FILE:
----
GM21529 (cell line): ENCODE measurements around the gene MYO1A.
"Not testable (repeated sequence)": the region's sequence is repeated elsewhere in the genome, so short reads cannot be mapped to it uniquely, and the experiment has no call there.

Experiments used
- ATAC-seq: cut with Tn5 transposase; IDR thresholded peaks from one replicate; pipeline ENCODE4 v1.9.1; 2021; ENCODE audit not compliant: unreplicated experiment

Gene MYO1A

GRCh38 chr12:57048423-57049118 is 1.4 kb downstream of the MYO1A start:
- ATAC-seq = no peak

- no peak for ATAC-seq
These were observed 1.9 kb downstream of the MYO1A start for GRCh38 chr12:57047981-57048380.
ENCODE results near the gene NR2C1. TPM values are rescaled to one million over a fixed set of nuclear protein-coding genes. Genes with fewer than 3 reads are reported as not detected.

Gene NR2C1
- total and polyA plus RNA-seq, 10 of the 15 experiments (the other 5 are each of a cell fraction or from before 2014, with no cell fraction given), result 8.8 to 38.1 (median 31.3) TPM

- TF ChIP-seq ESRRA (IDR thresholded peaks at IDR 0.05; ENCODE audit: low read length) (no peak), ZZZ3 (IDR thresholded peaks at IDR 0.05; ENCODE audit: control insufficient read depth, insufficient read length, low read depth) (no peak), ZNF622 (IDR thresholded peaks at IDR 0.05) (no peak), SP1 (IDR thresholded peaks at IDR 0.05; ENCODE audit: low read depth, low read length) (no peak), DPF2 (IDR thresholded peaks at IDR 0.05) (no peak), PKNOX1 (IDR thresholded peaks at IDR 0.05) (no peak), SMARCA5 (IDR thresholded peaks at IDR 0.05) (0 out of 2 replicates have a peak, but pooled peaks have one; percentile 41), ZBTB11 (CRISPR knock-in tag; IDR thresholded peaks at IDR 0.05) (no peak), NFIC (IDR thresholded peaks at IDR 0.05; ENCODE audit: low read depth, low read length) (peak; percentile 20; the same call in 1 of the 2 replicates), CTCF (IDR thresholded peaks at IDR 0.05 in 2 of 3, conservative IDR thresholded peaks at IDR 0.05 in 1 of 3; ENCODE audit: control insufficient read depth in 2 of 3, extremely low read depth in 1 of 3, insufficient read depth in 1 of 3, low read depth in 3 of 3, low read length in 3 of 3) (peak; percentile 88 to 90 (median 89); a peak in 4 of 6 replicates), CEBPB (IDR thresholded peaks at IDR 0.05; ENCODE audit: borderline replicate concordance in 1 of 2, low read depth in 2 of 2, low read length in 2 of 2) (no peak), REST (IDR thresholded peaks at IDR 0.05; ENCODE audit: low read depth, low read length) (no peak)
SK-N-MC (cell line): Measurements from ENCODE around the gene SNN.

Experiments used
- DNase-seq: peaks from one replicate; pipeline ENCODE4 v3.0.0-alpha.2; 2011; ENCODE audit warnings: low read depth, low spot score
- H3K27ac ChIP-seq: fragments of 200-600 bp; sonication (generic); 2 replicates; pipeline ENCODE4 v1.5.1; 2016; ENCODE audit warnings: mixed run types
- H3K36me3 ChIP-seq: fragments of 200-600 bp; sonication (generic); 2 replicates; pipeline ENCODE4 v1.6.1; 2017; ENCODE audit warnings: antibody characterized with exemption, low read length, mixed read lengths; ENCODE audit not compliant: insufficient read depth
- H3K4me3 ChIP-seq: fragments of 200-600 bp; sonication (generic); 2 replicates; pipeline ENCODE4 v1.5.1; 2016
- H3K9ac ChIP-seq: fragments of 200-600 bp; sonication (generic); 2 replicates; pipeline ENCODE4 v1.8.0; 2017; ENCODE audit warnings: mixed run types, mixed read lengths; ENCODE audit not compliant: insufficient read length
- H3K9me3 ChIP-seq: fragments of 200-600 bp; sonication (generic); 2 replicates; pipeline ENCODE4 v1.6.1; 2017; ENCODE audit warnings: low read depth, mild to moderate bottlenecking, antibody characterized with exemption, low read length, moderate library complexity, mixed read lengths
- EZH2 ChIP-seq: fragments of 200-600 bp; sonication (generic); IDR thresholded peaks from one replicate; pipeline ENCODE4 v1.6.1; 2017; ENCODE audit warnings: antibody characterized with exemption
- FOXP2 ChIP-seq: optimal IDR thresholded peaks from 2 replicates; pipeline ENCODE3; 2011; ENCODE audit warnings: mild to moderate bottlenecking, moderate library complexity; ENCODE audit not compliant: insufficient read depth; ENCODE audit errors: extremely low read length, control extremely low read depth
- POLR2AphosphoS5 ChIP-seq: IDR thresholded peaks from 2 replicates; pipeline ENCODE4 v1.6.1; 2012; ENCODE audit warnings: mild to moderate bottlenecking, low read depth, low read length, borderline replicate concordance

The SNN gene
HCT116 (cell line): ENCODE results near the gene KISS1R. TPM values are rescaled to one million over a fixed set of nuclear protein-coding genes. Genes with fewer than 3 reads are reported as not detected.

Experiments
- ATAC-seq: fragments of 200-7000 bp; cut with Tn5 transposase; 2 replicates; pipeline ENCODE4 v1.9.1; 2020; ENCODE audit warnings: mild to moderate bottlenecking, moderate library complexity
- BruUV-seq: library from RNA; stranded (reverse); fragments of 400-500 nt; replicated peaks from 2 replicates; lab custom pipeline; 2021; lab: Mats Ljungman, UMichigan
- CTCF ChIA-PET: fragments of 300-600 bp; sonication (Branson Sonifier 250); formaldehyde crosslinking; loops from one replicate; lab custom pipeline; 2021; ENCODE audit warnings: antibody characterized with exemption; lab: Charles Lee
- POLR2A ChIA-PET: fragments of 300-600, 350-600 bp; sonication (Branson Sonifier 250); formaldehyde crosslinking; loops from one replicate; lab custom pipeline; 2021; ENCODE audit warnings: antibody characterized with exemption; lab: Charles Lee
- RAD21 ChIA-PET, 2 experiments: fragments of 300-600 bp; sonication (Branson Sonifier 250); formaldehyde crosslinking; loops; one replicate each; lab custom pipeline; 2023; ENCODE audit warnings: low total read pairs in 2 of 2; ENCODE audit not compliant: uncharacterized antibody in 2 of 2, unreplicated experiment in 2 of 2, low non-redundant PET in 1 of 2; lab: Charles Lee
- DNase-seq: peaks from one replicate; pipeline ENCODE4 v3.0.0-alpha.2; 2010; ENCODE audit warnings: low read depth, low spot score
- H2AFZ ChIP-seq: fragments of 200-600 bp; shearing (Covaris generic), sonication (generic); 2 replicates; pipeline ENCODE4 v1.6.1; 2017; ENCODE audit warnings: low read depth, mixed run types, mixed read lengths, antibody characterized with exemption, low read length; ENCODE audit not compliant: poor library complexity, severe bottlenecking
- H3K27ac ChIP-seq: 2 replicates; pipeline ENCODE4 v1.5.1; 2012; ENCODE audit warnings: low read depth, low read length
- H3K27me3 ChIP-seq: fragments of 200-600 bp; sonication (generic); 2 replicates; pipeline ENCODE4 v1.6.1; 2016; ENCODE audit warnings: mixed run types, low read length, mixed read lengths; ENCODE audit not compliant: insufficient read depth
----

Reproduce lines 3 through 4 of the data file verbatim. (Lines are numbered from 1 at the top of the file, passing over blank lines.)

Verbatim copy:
Experiments used
- ATAC-seq: cut with Tn5 transposase; IDR thresholded peaks from one replicate; pipeline ENCODE4 v1.9.1; 2021; ENCODE audit not compliant: unreplicated experiment